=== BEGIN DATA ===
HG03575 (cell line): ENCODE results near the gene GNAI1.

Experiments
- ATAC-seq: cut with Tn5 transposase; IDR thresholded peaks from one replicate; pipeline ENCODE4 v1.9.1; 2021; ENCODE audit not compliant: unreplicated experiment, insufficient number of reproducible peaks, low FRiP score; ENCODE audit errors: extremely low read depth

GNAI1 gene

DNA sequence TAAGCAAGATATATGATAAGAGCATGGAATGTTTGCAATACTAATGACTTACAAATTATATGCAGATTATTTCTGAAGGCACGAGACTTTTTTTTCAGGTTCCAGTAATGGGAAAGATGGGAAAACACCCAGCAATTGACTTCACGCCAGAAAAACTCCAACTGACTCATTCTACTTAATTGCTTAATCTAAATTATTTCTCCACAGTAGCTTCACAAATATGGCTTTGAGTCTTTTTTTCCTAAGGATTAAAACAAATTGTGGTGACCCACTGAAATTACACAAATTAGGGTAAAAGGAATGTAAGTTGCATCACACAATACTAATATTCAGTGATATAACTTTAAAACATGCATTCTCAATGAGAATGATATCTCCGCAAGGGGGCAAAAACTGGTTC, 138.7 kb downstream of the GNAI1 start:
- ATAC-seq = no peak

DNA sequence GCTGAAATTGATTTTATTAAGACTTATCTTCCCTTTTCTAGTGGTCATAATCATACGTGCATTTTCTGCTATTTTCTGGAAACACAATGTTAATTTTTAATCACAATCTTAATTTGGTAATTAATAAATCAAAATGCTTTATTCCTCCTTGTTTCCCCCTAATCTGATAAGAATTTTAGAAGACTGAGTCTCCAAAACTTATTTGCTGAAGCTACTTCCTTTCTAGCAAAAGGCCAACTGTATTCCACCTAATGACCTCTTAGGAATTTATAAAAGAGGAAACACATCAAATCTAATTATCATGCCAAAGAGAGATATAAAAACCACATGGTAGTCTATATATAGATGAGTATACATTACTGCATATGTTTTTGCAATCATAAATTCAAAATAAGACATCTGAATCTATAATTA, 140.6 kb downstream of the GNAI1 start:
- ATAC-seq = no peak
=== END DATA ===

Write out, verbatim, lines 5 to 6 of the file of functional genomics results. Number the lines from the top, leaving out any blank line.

DNA sequence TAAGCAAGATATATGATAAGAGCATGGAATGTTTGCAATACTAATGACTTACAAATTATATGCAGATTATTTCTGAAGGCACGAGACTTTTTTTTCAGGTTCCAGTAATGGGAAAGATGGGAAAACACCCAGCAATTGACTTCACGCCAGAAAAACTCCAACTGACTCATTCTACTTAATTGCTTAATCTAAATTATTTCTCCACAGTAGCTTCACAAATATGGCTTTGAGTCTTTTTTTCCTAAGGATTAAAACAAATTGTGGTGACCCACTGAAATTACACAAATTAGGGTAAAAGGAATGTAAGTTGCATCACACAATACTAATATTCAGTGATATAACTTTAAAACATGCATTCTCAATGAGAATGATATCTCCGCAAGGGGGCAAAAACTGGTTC, 138.7 kb downstream of the GNAI1 start:
- ATAC-seq = no peak